Privacy, Please

The Air Force has a bad case of subpoena envy.

The Kobe Bryant case. The University of Colorado football-recruiting mess. The Air Force Academy sex-assault scandal. "If you asked me what state all this was happening in," says attorney Wendy Murphy, "I would put Colorado near the bottom of the list."

That's because this state had developed a reputation as one of the most progressive in protecting the privacy of rape victims. But the past two years have turned that reputation on its head. And last Friday, Murphy -- a Boston lawyer who teaches at the New England College of Law -- got down to our level when she signed on to represent Jennifer Bier, the Colorado Springs therapist who's been subpoenaed by the Air Force to surrender confidential records of her treatment of Jessica Brakey.

If anyone has earned her right to keep some things private, it's Brakey. Because she's given the public so much more.

Jessica Brakey went public with her story in January 
John Johnston
Jessica Brakey went public with her story in January 2003.

After visiting the Air Force Academy on a fifth-grade field trip, Brakey knew she wanted to go to school there. She was attracted to the discipline of military life, idolized the Air Force and worked hard to get accepted into the academy. And then, just before the start of her sophomore year, an upperclassman in charge of a training exercise assaulted her. Brakey didn't report the crime right away, but her behavior was telling. She started having nightmares, started having trouble in class, started getting into fights with other cadets -- including one that resulted in Brigadier General Taco Gilbert notifying her in August 2002 that he was initiating discharge procedures.

After talking with a former counselor and a campus sex-assault support group, Brakey filed a report on August 21, 2002, stating that she'd been raped by a supervising cadet two years earlier -- a cadet who'd since graduated from the academy and was already in the service. "The number-one reason cadets don't report is because they're in denial," Brakey said a few months later. "No one wants to admit they were raped. And number two, cadets fear retribution. No one wants to make waves; it's not worth losing your education over."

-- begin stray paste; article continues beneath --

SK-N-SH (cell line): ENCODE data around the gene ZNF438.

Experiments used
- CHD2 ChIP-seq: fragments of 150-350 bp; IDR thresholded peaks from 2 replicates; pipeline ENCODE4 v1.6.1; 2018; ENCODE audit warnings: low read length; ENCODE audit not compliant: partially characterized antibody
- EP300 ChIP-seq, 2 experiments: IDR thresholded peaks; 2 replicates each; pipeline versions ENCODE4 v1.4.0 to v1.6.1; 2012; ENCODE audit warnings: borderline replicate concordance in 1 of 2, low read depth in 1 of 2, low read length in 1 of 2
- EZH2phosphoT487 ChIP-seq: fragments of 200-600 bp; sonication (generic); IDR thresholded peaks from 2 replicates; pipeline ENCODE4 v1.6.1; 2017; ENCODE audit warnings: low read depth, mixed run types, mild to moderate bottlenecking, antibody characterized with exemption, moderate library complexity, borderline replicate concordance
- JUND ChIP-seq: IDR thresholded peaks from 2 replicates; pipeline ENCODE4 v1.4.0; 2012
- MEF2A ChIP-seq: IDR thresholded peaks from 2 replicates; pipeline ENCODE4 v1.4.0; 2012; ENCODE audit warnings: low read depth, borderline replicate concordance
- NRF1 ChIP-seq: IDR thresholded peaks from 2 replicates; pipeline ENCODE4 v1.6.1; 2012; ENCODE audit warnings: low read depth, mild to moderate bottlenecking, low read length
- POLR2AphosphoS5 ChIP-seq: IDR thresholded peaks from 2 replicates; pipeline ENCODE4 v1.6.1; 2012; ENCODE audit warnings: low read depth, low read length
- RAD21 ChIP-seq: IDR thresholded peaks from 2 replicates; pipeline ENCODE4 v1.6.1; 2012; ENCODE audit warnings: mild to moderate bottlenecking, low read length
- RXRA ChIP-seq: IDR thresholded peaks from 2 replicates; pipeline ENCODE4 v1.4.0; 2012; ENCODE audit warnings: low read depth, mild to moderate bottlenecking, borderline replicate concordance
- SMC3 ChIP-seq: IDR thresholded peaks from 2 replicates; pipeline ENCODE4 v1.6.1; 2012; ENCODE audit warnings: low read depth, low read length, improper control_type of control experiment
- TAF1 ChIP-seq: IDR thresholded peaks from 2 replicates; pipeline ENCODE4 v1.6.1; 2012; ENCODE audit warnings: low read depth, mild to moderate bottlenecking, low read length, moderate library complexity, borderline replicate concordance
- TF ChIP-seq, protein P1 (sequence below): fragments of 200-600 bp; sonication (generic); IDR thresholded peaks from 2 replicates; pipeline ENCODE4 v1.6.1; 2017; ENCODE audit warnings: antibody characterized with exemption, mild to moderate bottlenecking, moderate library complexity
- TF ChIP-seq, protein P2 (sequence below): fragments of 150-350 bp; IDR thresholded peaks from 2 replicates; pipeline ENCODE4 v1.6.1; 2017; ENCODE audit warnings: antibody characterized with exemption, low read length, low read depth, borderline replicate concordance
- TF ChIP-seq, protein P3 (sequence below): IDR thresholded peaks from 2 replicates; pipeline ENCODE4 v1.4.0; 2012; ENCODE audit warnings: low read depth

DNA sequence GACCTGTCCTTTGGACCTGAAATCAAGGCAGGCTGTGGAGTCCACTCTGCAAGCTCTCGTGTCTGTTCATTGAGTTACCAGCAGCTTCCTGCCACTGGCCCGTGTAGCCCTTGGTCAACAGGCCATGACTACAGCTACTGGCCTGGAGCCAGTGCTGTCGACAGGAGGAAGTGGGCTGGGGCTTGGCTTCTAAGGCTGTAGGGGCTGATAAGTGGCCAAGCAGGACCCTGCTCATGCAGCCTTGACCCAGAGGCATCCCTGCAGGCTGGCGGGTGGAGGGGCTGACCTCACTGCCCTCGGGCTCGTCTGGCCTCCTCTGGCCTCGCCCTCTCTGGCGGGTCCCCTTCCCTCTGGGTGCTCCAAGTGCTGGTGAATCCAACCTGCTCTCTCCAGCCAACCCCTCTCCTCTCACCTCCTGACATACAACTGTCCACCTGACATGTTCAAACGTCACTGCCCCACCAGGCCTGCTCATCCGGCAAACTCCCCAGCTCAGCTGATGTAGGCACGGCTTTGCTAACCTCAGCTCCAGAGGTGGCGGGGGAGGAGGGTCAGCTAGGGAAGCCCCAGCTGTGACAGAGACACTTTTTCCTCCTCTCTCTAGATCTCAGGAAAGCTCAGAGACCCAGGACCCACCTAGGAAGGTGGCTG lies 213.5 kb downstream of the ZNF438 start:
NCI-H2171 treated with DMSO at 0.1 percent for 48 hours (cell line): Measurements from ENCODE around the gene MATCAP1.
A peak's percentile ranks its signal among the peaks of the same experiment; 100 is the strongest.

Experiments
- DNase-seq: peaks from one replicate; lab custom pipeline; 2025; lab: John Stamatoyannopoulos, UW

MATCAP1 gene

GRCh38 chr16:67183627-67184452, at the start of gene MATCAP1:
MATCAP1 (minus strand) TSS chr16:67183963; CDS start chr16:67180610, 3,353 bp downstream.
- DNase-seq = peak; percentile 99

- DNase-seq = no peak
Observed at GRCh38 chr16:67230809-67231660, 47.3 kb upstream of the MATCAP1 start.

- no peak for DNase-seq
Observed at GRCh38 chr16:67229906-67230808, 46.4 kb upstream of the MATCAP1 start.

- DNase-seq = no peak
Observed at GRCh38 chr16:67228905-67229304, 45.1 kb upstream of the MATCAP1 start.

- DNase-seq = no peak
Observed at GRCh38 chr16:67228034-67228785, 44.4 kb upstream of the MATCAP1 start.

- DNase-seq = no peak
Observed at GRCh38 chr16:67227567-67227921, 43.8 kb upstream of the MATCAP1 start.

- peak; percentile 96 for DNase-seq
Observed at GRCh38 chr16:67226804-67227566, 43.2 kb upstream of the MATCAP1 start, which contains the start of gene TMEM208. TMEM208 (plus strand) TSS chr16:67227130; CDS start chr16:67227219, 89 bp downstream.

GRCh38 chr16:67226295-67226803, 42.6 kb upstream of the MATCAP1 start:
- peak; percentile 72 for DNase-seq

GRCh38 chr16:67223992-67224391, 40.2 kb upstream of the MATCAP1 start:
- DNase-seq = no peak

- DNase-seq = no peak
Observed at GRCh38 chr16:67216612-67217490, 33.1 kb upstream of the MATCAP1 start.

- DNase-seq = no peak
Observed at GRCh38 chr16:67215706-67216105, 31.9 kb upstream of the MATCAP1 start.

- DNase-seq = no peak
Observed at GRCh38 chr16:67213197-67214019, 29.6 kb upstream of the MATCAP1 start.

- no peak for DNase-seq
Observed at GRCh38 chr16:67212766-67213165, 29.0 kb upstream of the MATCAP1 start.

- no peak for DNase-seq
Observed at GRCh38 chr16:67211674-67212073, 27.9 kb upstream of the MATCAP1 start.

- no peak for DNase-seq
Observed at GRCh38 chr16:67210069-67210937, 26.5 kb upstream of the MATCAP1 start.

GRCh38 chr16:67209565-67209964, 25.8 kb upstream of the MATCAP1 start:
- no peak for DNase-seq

It was over for Brakey on October 31, 2002, when Lieutenant General John Dallager recommended that she be given an honorable discharge and placed her on immediate leave.

Brakey did not go completely quietly. That November, she sent an impassioned e-mail to media outlets around the state, describing a culture at the academy that often punished the victims of sexual assaults rather than their alleged assailants. That initial message led to "The War Within," Julie Jargon's story in the January 31, 2003, issue of Westword, which led to coverage around the country as dozens of other women came forward with their stories about physical mistreatment by academy cadets and psychological mistreatment by academy administrators, which led to a half-dozen federal investigations. And finally, court-martial proceedings were initiated against Lieutenant Joseph Harding, who's been formally accused of raping Brakey and another woman at the academy while he was a cadet there.

That case, in turn, has led to numerous media entities -- including Westword -- being subpoenaed by the Air Force for records of their interviews with Brakey. (The quotes included here come from stories already published in Westword, which are available in our online archives at www. But we're in good company: Bier, an independent therapist Brakey saw off campus, also received a subpoena demanding confidential treatment records -- and a threat that she could be charged with contempt of court if she did not produce them.

Instead, late last week, she produced Wendy Murphy. "I've been wanting to deal with the military on this issue for ten years," says Murphy. "There's a lot about the underlying principles that needs unpacking. As an academic activist, I do a lot of unpacking."

And there are many items in this box that deserve to be held up, shaken out and scrutinized in the light of day -- from the first academy investigation into allegations of sexual assault back in 1993 through the memo that acting Secretary of the Air Force Peter Teets sent to Secretary of Defense Donald Rumsfeld late last month, recommending that none of the senior officers connected with the Air Force Academy scandal be disciplined, even though earlier government investigations criticized their performance. But the no-discipline recommendation "was the Air Force Secretary's decision to make," says a Pentagon spokeswoman, and so everyone from Dallager to Gilbert -- who compared a female cadet's "high-risk" behavior to walking down a dark alley "with hundred-dollar bills hanging out of my pockets" -- is off the hook.

The same cannot be said for Bier or Brakey, who was already on the hook to testify in the Harding case but now could have her most personal, privileged secrets revealed.

Not if Murphy has her way, however. For starters, she wants to put the burden back where it should be -- and that requires determining how the defendant got permission to send such a subpoena. "Nothing in the Constitution allows the defendant even to ask," she says.

There are bigger questions, too, "policy questions about what happens to real people, innocent people, who've already been harmed enough," Murphy continues. "We expect people to participate in the justice system because they have evidence that will help the government protect all of us from harm...but we force them to choose between privacy and prosecution, healing and justice.

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